BREAKING: Fourth Circuit Court Of Appeals STRIKES DOWN Virginia’s Marriage Ban,
HRC: Ruling Applies To NC, SC, & WV

Via USA Today:

A federal appeals court panel in Virginia became the second one this summer to strike down a state ban against same-sex marriage Monday, making it more likely that the Supreme Court will settle the issue as early as next year. The three-judge panel of the U.S. Court of Appeals for the Fourth Circuit in Richmond ruled 2-1 that gay men and lesbians have a constitutional right to marry that is paramount to state marriage laws. The circuit court has jurisdiction over Virginia, Maryland, West Virginia, North Carolina and South Carolina. The panel’s decision can be appealed to the full court or to the Supreme Court. Like the first appeals court panel to rule on the issue this year in Utah and Oklahoma, the three-judge panel was deeply divided, but the swing judge — in this case Henry Floyd, who was named to the bench by George W. Bush and elevated to the circuit court by President Obama in 2011 — came down on the side of same-sex marriage. Judge Roger Gregory, originally appointed by Bill Clinton in 2000, joined Floyd in the majority. Presiding Judge Paul Niemeyer, a George H.W. Bush nominee, dissented.

UPDATE: AFER reacts.

The U.S. Court of Appeals for the Fourth Circuit has affirmed that Virginia’s marriage ban is unconstitutional because it violates the Equal Protection and Due Process Clauses of the Fourteenth Amendment to the United States Constitution. Today’s decision sends the message that loving couples like our plaintiffs – Tim Bostic & Tony London and Carol Schall & Mary Townley – are entitled to the same basic rights and protections as every other American. Hollingsworth v. Perry, the AFER-led challenge to California’s Proposition 8, was the first lawsuit in which a federal court of appeals ruled in favor of marriage equality. Today’s decision is monumental as it also paves the way for West Virginia, North Carolina, and South Carolina to strike down their marriage bans as those states fall under the jurisdiction of the U.S. Court of Appeals for the Fourth Circuit. An appeal to the U.S. Supreme Court by the Defendants is expected, and it will be costly.

Read the full ruling.

UPDATE II: Freedom To Marry reacts.

“It was in a case out of Virginia that the Supreme Court ended race discrimination in marriage. And today, in another Virginia marriage case, a federal circuit court ruled against discrimination in marriage, affirming the freedom to marry for loving and committed gay couples. The Fourth Circuit’s ruling echoes what over 25 other federal and state courts have held: same-sex couples deserve the dignity of marriage, and anti-marriage laws are indefensible. Every day of denial is a day of injustice and tangible harms. It’s time for the Supreme Court to bring the country to national resolution and secure the freedom to marry for all.”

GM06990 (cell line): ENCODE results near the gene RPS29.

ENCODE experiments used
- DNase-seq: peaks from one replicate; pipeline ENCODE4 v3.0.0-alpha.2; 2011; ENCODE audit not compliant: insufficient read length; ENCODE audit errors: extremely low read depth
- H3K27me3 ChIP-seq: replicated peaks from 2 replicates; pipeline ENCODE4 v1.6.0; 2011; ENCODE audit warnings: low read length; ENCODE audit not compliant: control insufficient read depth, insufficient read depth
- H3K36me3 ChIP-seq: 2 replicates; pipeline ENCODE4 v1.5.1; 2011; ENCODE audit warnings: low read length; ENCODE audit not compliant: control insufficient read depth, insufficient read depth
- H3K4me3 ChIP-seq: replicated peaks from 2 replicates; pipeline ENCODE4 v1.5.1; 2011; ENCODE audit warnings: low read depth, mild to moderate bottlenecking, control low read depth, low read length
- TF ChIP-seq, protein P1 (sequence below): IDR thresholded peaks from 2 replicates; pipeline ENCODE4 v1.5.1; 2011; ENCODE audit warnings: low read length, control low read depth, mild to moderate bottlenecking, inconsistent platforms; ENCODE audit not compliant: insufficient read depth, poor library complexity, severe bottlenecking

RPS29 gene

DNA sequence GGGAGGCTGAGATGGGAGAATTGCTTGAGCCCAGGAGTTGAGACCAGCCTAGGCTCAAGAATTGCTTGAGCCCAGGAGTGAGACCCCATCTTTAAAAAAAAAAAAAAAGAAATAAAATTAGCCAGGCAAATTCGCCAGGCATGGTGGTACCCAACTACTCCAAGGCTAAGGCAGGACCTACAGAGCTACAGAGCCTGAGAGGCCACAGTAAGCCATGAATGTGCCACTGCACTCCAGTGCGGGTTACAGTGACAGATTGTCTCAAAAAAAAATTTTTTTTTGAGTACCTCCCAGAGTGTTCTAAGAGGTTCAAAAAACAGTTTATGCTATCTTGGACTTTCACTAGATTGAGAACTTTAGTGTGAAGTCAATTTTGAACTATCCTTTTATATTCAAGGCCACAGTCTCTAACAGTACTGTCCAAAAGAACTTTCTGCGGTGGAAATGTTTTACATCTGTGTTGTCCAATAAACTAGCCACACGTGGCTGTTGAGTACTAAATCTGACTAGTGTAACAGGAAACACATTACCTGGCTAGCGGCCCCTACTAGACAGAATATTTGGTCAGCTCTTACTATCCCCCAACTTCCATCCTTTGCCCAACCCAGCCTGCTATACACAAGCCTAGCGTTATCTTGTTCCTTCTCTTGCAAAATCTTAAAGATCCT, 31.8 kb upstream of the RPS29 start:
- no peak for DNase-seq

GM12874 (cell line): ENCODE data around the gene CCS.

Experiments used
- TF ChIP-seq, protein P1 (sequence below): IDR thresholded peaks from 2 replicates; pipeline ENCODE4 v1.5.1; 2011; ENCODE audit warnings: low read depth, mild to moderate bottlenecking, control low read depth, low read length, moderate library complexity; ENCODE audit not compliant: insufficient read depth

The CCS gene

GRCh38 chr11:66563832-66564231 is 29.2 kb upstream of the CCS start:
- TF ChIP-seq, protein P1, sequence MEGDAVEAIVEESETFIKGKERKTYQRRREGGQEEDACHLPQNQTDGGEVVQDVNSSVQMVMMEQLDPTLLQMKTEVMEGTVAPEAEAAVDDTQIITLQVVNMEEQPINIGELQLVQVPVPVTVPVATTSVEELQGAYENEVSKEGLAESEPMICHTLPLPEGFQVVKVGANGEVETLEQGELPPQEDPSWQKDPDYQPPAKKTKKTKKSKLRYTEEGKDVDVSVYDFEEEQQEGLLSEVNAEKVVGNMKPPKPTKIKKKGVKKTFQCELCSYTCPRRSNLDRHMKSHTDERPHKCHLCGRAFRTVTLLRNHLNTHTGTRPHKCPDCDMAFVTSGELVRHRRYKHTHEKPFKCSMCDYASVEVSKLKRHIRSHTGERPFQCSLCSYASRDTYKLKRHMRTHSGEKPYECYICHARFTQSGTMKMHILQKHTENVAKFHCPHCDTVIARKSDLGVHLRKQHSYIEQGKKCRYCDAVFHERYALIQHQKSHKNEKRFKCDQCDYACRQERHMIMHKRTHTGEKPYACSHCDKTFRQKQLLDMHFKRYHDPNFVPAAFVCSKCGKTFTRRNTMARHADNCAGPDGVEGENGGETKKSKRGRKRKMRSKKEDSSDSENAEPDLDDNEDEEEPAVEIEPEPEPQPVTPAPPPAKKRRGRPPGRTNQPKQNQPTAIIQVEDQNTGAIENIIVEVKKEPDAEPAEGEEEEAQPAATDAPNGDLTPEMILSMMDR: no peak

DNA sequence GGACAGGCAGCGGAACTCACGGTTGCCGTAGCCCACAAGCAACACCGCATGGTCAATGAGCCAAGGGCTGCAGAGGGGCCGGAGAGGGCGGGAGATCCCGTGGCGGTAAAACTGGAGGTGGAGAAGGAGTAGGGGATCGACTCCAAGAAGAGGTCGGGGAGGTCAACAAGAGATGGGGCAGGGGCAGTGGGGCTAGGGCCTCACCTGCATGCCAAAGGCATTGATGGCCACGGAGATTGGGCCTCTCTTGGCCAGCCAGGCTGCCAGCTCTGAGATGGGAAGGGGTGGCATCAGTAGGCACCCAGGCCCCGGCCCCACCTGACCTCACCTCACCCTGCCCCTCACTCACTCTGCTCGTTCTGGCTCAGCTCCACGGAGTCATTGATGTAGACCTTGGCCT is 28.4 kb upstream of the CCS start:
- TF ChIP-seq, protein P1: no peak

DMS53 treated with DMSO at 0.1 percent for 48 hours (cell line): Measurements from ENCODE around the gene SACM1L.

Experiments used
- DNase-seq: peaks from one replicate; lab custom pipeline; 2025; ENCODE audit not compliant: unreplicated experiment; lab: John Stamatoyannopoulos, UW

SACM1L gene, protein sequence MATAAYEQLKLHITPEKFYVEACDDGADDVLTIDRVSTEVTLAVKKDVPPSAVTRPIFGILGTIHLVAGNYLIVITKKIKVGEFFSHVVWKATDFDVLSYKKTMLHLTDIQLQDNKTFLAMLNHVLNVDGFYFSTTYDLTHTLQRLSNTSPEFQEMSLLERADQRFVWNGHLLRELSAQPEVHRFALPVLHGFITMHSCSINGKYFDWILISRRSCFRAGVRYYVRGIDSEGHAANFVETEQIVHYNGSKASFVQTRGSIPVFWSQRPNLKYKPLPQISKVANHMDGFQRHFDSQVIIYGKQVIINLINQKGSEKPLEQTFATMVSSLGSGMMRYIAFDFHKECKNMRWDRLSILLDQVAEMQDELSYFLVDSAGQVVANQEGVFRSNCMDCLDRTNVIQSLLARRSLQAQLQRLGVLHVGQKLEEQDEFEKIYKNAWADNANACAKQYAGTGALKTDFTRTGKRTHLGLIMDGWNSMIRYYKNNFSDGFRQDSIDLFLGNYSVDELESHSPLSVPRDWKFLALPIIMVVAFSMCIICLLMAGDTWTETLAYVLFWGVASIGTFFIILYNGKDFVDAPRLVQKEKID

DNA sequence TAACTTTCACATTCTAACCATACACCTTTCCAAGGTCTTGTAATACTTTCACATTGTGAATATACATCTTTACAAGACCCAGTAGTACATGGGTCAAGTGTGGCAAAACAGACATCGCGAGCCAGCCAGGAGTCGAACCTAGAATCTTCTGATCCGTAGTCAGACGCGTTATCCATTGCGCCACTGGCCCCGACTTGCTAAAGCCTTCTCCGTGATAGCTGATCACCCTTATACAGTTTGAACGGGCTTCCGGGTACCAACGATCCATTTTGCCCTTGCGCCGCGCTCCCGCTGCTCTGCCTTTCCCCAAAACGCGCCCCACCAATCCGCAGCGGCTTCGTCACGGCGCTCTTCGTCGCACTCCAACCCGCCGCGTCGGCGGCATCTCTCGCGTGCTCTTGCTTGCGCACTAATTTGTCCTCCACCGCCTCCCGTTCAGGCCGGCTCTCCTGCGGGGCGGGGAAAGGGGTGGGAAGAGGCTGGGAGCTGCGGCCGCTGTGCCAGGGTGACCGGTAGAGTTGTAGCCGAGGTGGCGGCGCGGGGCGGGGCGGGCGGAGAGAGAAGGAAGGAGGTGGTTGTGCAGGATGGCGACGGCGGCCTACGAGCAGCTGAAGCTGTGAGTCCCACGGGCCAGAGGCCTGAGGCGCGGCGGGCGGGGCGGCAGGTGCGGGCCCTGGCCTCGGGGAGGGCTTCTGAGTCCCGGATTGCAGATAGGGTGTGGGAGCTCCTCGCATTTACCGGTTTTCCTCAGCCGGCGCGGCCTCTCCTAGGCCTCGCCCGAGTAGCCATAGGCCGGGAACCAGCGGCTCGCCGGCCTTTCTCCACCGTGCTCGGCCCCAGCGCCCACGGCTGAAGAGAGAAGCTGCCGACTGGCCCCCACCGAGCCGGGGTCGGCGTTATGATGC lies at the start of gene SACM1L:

UPDATE III: Via the Roanoke Times:

Today’s decision is significant because it also renders unconstitutional similar marriage bans in North Carolina, South Carolina and West Virginia – states that are part of the 4th Circuit. Same-sex marriage is already legal in Maryland, which is also in the circuit. This marks the second time that an appellate-level court has ruled on state marriage bans following the dismantling of a key section of the federal Defense of Marriage Act last summer, and sets the stage for the Supreme Court to consider state-level laws. On Wednesday, the 10th U.S. Circuit Court of Appeals struck down Utah’s gay marriage ban. The precedent from that ruling also applies to Utah, Wyoming, Colorado, Kansas and Oklahoma. “Today’s decision stands as a testament that all Americans are created equal and denying loving gay and lesbian couples the opportunity to marry is indefensible,” said Theodore B. Olson, lead co-counsel for the plaintiffs in Bostic v. Rainey, a court case aimed at overturning Virginia’s same-sex marriage ban.

UPDATE IV: Chris Geidner reports on the stay process.

The court’s opinion is not effective immediately. According to the court’s judgment in the case, the judgment will take effect after the mandate is issued in the case. The mandate, under the court’s rules, will be issued “7 days after expiration of the time to file a petition for rehearing expires, or 7 days after entry of an order denying a timely petition for panel rehearing, rehearing en banc, or motion for stay of mandate, whichever is later.”

UPDATE V: Here’s how the ruling concludes.

UPDATE VI: From the Campaign For Southern Equality.

“Today’s ruling is further proof that there is not a single valid legal argument to uphold [North Carolina’s] Amendment One. It’s not a question of if Amendment One will be struck down, but when. Each day that North Carolina’s ban on same-sex marriage remains on the books, families are harmed. The Campaign for Southern Equality will continue to call for swift action from the courts to overturn Amendment One, and for citizens and elected officials to take a stand against this discriminatory and immoral law,” said Rev. Jasmine Beach-Ferrara, Executive Director of the Campaign for Southern Equality. “Federal courts in recent months have made clear – emphatically and unequivocally – that it is unconstitutional for state governments to discriminate against loving and committed couples who want the benefits and security that marriage provides,” said Jacob Sussman, lead counsel for plaintiffs in General Synod of the United Church of Christ vs. Cooper and partner at Tin Fulton Walker & Owen.